Filarial Worms

There are several different species of parasitic worms that become a problem when ingested, but worms that burrow into your skin are a rarer breed. These include a few types of the tiny, thread-like filarial worm, which can infect the body cavities, lymph system, eyes, or the fat layer just under your skin's surface. The latter two types cause an infectious disease called subcutaneous filariasis [source: DPDx]. These worms include the Loa loa (African eye worm), Onchocera volvulus and the guinea worm. They are found mostly along bodies of water in tropical areas of Africa, South America and Southeast Asia.

You can catch subcutaneous filariasis if you are bitten by a mosquito or fly infected with larvae. The filarial worm completes its entire life cycle in its human host. Once the larvae are injected by an infected bug, they grow into adult worms and reproduce, creating microfilariae. These juvenile worms' location just under the skin makes them ripe for being ingested by feeding mosquitoes and the cycle begins anew. People infected with filarial worms may have them for years, and adult worms can live for more than a decade. If the infection is to the eye, it is called onchocerciasis, or river blindness [source: DPDx]. This is the second-leading infectious cause of blindness in the world.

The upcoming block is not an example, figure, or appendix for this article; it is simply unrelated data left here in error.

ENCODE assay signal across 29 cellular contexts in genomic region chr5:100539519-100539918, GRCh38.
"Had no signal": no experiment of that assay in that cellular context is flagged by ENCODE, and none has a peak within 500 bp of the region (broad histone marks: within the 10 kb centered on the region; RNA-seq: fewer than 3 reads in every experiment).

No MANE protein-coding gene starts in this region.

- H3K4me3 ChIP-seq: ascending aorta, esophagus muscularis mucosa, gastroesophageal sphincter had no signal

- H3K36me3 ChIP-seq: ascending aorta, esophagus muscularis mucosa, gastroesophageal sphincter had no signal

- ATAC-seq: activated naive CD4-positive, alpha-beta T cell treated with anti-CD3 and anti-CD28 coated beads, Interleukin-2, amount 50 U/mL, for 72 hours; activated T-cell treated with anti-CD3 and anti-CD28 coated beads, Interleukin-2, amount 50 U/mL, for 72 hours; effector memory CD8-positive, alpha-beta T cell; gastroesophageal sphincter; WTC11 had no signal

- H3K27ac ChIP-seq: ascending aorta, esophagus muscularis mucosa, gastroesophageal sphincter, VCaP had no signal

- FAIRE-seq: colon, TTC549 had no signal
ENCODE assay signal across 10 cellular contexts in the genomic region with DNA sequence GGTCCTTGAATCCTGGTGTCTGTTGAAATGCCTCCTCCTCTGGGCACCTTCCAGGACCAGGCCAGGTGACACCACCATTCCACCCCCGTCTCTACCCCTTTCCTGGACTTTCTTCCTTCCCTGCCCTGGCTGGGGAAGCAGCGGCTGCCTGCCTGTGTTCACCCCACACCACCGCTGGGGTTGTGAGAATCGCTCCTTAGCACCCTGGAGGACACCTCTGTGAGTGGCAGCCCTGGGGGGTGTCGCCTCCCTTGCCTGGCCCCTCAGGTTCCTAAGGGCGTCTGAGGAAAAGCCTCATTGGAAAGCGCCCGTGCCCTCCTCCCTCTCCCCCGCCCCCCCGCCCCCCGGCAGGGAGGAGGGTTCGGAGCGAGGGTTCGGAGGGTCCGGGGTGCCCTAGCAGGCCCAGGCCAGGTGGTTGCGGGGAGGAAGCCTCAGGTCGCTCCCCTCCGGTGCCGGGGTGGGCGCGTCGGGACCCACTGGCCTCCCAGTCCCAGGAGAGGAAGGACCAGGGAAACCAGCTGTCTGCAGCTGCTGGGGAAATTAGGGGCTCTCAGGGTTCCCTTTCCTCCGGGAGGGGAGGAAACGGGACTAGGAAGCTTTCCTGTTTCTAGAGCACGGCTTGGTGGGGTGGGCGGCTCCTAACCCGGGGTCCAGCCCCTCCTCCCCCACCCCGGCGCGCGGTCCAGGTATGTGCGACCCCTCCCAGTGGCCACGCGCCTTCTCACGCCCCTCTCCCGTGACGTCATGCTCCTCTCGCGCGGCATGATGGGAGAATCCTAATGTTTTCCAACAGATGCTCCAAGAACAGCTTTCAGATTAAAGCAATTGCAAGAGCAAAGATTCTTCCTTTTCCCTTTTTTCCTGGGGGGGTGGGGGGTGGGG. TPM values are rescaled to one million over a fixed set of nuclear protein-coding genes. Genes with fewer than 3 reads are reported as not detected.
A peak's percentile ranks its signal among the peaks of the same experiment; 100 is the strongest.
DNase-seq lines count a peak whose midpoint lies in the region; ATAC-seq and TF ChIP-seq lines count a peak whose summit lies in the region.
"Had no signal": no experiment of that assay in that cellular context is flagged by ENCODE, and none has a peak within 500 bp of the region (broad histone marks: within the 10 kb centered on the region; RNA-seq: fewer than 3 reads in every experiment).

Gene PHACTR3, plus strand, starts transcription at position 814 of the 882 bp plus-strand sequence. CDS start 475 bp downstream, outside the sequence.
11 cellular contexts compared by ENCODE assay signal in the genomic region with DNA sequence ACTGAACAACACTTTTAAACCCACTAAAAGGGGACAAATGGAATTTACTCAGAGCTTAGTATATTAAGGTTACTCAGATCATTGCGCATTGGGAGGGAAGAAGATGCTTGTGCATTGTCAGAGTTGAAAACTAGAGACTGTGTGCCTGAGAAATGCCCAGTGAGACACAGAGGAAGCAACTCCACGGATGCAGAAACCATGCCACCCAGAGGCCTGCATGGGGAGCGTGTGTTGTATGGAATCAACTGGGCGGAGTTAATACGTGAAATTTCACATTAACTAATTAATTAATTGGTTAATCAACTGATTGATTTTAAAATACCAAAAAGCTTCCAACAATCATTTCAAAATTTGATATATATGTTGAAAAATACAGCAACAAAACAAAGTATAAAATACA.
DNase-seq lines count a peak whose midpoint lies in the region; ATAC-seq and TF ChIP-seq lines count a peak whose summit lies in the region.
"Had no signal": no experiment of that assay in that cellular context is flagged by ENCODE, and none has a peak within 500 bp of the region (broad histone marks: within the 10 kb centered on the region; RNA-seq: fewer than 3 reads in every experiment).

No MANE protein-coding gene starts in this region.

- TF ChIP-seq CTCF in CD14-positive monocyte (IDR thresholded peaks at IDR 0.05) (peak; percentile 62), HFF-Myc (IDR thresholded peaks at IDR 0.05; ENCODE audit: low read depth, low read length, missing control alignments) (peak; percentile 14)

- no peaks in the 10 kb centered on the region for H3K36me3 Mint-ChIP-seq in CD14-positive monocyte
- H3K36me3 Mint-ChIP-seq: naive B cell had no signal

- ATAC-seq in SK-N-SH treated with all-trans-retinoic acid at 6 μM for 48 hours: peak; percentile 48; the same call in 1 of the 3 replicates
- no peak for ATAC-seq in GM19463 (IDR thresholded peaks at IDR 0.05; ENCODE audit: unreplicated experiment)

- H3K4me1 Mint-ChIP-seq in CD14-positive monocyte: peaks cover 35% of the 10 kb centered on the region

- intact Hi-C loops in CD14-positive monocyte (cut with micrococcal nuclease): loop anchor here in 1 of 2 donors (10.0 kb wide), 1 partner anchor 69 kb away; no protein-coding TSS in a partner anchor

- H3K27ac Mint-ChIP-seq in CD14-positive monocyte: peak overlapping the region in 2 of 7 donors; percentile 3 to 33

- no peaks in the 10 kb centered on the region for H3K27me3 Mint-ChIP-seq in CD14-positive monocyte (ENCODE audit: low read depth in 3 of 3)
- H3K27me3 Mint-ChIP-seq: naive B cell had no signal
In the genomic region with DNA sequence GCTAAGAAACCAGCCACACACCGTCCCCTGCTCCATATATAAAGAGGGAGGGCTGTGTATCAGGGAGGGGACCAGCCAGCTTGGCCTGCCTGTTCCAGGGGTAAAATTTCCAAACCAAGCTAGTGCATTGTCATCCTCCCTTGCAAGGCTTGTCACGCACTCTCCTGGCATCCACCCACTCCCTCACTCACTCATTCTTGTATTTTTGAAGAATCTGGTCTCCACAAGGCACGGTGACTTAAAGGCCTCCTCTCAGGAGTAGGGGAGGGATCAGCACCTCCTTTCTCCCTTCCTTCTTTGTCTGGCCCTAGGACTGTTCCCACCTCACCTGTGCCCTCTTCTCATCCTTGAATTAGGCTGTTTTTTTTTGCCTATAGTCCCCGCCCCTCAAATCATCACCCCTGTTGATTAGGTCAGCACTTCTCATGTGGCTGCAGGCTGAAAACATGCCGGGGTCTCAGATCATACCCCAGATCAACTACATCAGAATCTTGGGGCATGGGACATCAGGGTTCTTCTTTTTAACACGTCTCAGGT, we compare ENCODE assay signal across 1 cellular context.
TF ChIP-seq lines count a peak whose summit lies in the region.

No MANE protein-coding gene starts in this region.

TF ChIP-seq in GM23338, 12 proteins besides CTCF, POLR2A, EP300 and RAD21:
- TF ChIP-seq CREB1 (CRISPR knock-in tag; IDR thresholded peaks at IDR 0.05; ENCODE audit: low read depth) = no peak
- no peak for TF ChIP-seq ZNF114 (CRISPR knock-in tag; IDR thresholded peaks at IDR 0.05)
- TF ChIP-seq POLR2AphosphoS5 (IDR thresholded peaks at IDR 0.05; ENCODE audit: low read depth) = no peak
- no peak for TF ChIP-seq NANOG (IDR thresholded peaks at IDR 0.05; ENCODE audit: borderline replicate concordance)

A diagnosis is difficult because the symptoms look like those associated with many other types of infections, and sometimes symptoms don't appear for years. Victims have an itchy rash and open sores, along with inflammation and pain. These symptoms can progress to a fever, body aches and headaches. Dying worms and bacteria can also cause secondary skin infections. There may be changes in skin color, or the worms can be seen crawling under the skin or the eye. The only way to diagnose for certain is to look for the microfilariae in the blood, which has to be drawn at night when the worms are most active.

According to the World Health Organization, filariasis is a potentially eradicable disease. To treat it, patients must take a drug called ivermectin to kill the microfilaria. However, as with other mosquito-borne skin parasites, avoiding getting bitten is the best way to keep from being infected. Use mosquito nets, avoid being in jungle areas at night, wear long sleeves and pants, and use insect repellent.

In the next section, we'll look at a worm that isn't a worm at all as well as a potentially new skin parasite.